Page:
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The Pros of ROBS

  • Leverage retirement funds tax penalty-free
  • No risk from collateralizing of your home as with traditional loans
  • Start a business without debt payments
  • Invest in yourself, not the stock market
  • No credit score requirements
  • Tax benefits
  • Ability to use retirement funds as the down payment on a loan

The Cons of ROBS

  • Risking your retirement funds
  • IRS audits may be more burdensome
  • Operating as a C corporation
  • You must administer a retirement plan

Rollovers for Business Start-ups (ROBS) allows small business owners to use their 401(k) (or other pre-tax retirement funds) to start a business without incurring any tax penalties. If you’re considering this financing option, here’s everything you need to know about the benefits and drawbacks of 401(k) business financing.

When Suzy and Todd Ford decided to pursue their dream of starting their own brewery, they found they didn’t have enough cash to cover the costs. They could have gotten a traditional business loan, but instead, the couple chose to use their retirement funds to invest in themselves and their dream through a funding method called Rollovers for Business Start-ups (ROBS), also known as 401(k) business financing. More than 10 years later, NoDa Brewing Company is a thriving business. Suzy and Todd attribute its success in part to their use of ROBS financing.

ROBS enables entrepreneurs to use their 401(k), IRA, or other pre-tax retirement funds to start or buy a business without incurring tax penalties or early withdrawal fees. While it does entail using some or all of one’s nest egg, ROBS can offer an alternative to traditional debt-based financing that requires a business to make monthly interest payments to a lender.

How Does the Rollovers for Business Start-ups Process Work?

ROBS was made possible by the Employee Retirement Income Security Act of 1974, which passed the responsibility of saving for retirement from employers to employees. It allows new or existing business owners the ability to leverage their 401(k), IRA or other pre-tax retirement funds to start or buy a business as a means to grow their retirement investments.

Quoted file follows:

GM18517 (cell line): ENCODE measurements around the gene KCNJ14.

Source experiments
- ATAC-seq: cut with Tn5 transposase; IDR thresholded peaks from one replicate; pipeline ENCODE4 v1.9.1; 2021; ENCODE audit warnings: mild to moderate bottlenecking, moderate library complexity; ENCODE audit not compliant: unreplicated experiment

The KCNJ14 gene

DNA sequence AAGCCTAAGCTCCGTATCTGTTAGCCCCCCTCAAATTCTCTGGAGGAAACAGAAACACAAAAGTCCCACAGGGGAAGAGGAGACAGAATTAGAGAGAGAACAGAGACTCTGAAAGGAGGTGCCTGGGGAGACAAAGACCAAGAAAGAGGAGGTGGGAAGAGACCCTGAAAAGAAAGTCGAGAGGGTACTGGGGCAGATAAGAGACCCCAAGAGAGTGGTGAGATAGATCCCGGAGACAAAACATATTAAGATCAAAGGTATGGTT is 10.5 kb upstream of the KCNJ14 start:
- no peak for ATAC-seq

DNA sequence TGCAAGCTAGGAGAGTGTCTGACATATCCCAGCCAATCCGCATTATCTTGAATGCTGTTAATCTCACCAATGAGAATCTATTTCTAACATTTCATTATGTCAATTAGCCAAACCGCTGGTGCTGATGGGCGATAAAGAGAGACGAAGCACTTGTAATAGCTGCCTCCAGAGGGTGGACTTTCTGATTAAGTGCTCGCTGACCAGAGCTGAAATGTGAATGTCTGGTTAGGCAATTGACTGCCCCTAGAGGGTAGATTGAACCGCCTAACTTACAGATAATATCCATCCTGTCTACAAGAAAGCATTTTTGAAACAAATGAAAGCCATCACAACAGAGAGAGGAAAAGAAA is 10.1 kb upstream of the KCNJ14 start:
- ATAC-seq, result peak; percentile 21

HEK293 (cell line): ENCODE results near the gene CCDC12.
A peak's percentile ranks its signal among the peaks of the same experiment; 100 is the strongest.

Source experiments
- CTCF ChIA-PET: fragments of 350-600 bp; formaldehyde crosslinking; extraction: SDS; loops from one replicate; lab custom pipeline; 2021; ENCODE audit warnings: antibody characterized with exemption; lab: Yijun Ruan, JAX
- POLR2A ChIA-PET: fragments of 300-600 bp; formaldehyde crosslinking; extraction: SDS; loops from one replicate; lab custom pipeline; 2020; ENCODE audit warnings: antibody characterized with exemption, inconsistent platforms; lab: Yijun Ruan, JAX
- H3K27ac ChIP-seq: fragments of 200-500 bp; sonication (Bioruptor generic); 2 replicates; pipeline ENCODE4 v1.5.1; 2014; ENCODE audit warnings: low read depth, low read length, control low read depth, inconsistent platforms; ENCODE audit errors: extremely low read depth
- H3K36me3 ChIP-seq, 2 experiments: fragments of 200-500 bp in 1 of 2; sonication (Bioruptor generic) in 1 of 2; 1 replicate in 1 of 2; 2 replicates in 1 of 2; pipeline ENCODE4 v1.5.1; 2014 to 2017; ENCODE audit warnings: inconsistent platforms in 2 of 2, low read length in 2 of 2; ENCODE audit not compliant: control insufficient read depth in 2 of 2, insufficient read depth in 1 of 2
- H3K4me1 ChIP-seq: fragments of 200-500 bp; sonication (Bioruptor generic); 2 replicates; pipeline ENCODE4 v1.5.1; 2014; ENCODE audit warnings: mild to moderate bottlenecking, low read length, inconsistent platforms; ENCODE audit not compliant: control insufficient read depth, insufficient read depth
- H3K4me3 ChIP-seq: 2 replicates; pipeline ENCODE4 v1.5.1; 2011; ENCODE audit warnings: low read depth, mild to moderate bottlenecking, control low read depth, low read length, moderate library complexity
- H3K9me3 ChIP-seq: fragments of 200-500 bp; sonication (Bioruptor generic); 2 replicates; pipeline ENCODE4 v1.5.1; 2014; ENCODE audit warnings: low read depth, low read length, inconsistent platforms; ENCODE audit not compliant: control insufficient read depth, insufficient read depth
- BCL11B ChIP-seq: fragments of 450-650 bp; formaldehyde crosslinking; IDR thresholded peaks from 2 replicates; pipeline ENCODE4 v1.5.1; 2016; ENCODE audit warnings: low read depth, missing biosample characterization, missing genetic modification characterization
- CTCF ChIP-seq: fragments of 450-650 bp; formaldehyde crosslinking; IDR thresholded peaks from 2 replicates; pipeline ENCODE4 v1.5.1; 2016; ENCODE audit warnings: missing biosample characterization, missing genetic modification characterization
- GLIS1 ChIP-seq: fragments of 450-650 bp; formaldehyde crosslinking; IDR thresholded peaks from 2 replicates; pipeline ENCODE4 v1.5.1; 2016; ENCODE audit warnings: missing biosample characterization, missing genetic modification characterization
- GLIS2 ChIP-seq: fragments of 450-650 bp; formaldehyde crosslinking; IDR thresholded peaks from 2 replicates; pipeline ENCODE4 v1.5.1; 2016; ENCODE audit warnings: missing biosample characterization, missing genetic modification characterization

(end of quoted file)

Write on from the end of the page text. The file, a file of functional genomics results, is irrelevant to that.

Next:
The Five Basic Steps to Set Up the ROBS Structure

  1. Create a new C corporation. (A C corp is the only business entity that allows for the purchase of private stock – an integral step in the ROBS transaction.)
  2. The new C corp establishes a retirement plan – often a 401(k).
  3. Existing retirement funds are rolled into the new retirement plan.
  4. The retirement plan uses the funds to purchase stock, called Qualifying Employer Securities (QES), from the C corporation.
  5. The C corporation, now cash-rich, can use the funds to start or buy a small business.

graphic visualizing the rollover for business start-ups process

For the ROBS structure to maintain its tax penalty-free status, there are strict rules that must be followed during setup and maintenance. For example, the business owner must be a bona fide employee of the company (Guidant recommends working at least 20 hours per week to meet this rule), and the company’s 401(k) plan must be offered to all employees.

The Pros of Using Your 401(k) to Start a Business

The ROBS structure has a wide variety of benefits, from the ability to tap into one’s retirement funds tax penalty-free to tax advantages. Below are some of the most common advantages reported by those who use ROBS to start or buy a small business:

  • Leverage retirement funds tax penalty-free. Normally, if you decide to pull from your pre-tax retirement funds, you’re hit with hefty tax penalties, plus an early withdrawal fee of 10 percent for those younger than 59 and ½. However, ROBS is one of the few methods that enables you to leverage retirement funds without incurring tax penalties or other fees, allowing you to put more of your money to work for you.
  • Start a business without debt payments. Many businesses today are started with debt-based financing, requiring monthly interest payments. Since ROBS is not a loan, there’s no need to make payments and no interest is incurred. This allows businesses to make a profit faster and even put that money back into their business. In fact, Guidant estimates around 81 percent of our ROBS clients are still operating after four years or have successfully sold their business, whereas the standard is around 39 percent.